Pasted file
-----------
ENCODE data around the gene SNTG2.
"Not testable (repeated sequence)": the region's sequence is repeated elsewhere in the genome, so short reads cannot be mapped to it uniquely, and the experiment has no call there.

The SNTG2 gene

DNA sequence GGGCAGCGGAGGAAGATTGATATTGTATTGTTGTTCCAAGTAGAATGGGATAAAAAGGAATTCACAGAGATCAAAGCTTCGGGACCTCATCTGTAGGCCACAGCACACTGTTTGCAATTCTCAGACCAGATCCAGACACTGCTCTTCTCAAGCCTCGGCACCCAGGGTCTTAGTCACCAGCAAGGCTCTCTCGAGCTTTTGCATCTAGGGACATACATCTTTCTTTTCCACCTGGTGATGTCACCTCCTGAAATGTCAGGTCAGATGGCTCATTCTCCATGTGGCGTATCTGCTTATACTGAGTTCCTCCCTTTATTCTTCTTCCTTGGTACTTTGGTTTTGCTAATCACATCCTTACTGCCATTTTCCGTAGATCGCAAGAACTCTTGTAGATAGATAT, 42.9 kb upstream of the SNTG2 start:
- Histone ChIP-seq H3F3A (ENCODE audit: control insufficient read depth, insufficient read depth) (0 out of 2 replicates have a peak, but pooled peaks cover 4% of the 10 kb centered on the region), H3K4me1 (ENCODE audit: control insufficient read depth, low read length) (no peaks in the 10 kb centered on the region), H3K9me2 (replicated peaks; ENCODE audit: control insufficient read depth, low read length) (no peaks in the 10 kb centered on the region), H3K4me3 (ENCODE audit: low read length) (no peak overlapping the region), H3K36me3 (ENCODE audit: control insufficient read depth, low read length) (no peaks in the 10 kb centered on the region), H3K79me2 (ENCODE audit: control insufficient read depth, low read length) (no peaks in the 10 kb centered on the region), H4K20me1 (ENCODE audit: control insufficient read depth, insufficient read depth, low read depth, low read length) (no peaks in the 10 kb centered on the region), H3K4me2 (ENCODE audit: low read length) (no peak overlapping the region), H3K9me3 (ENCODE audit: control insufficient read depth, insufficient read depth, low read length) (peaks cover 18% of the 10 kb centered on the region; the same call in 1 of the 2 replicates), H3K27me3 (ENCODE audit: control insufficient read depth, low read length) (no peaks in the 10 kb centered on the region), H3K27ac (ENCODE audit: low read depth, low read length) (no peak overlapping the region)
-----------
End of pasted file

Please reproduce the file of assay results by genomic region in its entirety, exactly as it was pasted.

ENCODE data around the gene SNTG2.
"Not testable (repeated sequence)": the region's sequence is repeated elsewhere in the genome, so short reads cannot be mapped to it uniquely, and the experiment has no call there.

The SNTG2 gene

DNA sequence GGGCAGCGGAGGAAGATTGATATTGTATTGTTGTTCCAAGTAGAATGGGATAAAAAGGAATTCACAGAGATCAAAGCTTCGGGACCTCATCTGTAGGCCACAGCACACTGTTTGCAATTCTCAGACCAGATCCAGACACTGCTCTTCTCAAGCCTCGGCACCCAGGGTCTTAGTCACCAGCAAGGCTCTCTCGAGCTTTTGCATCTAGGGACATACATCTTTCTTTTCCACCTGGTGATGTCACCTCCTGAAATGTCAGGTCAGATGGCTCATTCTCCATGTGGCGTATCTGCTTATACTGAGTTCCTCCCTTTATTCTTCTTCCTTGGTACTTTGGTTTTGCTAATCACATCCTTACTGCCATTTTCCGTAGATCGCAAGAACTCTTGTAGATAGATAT, 42.9 kb upstream of the SNTG2 start:
- Histone ChIP-seq H3F3A (ENCODE audit: control insufficient read depth, insufficient read depth) (0 out of 2 replicates have a peak, but pooled peaks cover 4% of the 10 kb centered on the region), H3K4me1 (ENCODE audit: control insufficient read depth, low read length) (no peaks in the 10 kb centered on the region), H3K9me2 (replicated peaks; ENCODE audit: control insufficient read depth, low read length) (no peaks in the 10 kb centered on the region), H3K4me3 (ENCODE audit: low read length) (no peak overlapping the region), H3K36me3 (ENCODE audit: control insufficient read depth, low read length) (no peaks in the 10 kb centered on the region), H3K79me2 (ENCODE audit: control insufficient read depth, low read length) (no peaks in the 10 kb centered on the region), H4K20me1 (ENCODE audit: control insufficient read depth, insufficient read depth, low read depth, low read length) (no peaks in the 10 kb centered on the region), H3K4me2 (ENCODE audit: low read length) (no peak overlapping the region), H3K9me3 (ENCODE audit: control insufficient read depth, insufficient read depth, low read length) (peaks cover 18% of the 10 kb centered on the region; the same call in 1 of the 2 replicates), H3K27me3 (ENCODE audit: control insufficient read depth, low read length) (no peaks in the 10 kb centered on the region), H3K27ac (ENCODE audit: low read depth, low read length) (no peak overlapping the region)